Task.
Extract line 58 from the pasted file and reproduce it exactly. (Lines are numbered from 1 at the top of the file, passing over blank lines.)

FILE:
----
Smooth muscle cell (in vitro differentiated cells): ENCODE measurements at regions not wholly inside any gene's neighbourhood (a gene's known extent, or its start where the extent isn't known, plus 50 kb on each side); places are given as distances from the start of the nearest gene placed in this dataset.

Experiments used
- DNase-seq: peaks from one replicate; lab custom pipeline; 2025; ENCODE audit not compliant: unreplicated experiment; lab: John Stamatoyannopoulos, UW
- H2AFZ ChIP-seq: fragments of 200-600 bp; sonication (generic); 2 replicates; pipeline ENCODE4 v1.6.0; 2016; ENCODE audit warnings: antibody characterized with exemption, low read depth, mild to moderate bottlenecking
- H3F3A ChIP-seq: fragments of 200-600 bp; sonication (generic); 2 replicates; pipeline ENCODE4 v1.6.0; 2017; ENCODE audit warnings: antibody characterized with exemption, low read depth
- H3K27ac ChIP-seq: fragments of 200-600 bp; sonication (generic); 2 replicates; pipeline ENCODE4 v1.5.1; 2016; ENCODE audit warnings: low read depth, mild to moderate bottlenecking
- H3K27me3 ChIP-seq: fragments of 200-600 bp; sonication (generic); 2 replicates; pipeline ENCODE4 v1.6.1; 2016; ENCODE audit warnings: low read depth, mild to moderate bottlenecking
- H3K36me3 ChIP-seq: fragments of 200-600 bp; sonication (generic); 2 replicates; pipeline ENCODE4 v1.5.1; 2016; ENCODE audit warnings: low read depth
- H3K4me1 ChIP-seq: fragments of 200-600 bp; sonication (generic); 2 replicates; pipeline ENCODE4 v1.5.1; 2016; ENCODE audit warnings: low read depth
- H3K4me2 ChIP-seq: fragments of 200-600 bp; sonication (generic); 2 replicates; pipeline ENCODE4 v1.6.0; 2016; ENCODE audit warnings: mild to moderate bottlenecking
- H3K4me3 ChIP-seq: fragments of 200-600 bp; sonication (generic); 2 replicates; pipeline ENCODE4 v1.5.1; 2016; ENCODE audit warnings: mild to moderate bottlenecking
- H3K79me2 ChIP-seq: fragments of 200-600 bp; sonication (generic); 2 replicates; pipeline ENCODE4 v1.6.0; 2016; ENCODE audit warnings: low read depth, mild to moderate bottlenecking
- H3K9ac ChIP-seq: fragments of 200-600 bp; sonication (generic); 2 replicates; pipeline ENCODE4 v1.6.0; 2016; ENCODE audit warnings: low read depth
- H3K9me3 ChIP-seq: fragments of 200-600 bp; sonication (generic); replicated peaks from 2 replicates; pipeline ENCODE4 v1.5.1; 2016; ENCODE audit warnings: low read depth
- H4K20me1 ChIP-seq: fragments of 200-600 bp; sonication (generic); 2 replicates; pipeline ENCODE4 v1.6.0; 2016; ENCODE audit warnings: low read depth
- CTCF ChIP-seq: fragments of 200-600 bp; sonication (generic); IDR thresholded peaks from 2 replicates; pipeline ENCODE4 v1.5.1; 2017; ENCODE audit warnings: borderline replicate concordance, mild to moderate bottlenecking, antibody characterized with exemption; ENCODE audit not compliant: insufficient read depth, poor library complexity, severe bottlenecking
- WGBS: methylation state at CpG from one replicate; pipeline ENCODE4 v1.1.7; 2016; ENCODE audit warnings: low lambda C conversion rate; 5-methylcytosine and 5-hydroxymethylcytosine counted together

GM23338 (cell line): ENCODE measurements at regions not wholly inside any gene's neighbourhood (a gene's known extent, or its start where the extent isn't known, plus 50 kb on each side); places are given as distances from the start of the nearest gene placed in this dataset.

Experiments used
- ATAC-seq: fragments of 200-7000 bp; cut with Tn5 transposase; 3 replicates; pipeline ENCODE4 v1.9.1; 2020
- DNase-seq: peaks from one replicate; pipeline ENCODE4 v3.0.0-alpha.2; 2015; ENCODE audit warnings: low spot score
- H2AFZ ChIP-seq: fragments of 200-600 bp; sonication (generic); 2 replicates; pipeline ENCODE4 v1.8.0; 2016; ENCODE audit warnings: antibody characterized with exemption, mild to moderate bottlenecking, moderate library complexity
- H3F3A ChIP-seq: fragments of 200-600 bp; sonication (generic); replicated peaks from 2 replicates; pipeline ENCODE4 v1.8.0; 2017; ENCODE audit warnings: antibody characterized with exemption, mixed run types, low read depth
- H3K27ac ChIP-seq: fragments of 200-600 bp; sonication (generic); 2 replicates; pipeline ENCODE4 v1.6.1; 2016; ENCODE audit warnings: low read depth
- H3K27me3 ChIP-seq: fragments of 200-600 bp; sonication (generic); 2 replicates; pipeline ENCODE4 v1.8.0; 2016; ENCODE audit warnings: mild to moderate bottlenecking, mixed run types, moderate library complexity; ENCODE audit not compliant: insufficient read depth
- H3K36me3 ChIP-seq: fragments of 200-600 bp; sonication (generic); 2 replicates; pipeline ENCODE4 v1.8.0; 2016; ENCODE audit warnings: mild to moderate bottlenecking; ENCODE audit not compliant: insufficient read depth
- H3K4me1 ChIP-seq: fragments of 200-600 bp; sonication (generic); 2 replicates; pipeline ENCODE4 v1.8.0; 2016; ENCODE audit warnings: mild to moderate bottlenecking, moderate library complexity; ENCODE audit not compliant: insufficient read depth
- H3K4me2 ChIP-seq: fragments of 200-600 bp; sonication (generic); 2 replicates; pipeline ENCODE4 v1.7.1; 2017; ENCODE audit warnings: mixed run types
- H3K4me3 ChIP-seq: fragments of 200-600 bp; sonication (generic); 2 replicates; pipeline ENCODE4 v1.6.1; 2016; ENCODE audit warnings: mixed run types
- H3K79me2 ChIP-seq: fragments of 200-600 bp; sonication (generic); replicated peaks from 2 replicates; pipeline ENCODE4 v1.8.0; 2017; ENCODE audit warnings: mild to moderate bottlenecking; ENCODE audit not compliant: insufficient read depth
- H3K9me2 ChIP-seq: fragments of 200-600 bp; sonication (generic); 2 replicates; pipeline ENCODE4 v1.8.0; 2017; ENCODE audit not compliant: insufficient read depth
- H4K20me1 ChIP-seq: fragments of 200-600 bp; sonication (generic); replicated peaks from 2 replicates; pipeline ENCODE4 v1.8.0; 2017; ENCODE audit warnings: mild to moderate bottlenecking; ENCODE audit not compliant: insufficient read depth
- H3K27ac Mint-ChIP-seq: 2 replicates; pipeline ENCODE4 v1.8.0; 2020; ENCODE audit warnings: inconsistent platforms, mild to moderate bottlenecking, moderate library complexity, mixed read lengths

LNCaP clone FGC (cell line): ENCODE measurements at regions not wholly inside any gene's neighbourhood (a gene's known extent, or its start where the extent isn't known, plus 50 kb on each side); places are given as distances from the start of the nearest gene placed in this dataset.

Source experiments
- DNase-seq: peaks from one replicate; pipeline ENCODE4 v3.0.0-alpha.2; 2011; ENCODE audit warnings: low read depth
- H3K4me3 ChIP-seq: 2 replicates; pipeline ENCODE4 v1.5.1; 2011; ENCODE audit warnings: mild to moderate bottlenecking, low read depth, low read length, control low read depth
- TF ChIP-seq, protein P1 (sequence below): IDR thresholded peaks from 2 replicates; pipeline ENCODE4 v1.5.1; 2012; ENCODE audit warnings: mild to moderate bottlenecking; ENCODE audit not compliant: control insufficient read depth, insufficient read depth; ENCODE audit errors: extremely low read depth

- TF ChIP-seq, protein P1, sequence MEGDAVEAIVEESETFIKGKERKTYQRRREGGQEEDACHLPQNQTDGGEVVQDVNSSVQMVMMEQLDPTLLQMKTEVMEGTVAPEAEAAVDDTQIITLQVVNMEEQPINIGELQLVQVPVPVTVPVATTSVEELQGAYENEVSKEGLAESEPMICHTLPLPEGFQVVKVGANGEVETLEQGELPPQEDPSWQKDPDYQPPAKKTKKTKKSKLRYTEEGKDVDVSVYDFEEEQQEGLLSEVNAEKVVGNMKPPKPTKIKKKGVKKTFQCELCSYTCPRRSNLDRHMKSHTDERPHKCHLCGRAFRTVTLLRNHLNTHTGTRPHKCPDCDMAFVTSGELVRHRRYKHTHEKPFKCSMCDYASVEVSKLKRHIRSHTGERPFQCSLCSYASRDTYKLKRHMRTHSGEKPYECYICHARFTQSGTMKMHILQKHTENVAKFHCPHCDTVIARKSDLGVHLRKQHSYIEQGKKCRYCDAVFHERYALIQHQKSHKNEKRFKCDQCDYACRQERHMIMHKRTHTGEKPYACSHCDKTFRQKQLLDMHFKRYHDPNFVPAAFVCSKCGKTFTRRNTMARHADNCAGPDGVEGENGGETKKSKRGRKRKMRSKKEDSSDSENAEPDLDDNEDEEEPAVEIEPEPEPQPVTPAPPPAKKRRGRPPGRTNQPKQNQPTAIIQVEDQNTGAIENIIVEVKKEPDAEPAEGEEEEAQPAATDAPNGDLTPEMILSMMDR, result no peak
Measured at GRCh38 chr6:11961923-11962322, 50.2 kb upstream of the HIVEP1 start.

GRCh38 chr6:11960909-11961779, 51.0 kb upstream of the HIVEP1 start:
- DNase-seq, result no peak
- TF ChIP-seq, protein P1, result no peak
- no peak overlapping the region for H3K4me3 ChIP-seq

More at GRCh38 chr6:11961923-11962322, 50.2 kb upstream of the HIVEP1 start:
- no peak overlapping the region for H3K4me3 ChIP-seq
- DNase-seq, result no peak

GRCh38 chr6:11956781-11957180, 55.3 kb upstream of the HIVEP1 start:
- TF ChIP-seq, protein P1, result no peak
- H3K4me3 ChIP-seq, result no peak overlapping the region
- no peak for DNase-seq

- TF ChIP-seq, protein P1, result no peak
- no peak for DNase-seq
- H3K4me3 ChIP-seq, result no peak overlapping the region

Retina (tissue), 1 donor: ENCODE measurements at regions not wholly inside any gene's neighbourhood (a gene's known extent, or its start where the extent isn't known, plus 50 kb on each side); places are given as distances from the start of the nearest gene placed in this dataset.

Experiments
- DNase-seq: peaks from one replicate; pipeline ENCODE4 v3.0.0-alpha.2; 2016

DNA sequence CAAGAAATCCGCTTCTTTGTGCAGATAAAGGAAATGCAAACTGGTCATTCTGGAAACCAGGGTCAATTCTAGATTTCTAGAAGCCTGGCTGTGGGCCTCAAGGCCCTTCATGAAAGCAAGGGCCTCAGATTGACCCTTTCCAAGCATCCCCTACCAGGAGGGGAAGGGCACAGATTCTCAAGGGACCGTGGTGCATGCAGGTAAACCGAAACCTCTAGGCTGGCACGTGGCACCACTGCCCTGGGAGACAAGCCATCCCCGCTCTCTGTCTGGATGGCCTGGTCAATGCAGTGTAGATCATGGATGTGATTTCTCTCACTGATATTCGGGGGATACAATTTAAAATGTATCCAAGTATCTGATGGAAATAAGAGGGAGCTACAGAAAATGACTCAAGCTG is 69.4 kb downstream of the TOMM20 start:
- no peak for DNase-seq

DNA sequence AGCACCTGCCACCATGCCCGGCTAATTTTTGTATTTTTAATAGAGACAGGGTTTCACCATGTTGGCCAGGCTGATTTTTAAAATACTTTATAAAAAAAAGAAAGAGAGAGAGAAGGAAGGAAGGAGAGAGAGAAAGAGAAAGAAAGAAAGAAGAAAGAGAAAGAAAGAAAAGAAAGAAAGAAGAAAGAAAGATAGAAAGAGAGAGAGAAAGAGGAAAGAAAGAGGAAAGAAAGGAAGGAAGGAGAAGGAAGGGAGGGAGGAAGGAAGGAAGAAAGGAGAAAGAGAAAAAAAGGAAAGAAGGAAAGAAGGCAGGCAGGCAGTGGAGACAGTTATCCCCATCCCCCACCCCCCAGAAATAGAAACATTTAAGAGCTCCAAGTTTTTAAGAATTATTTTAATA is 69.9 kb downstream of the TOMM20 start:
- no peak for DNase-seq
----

DNA sequence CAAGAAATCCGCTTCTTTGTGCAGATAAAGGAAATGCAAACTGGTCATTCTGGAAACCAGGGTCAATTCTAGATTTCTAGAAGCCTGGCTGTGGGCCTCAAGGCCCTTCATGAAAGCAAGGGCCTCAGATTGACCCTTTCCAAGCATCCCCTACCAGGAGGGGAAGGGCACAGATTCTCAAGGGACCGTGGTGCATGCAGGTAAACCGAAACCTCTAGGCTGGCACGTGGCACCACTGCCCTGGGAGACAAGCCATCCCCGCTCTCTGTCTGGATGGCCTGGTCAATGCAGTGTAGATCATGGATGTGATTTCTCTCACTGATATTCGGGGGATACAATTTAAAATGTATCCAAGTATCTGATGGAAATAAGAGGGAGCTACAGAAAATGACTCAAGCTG is 69.4 kb downstream of the TOMM20 start: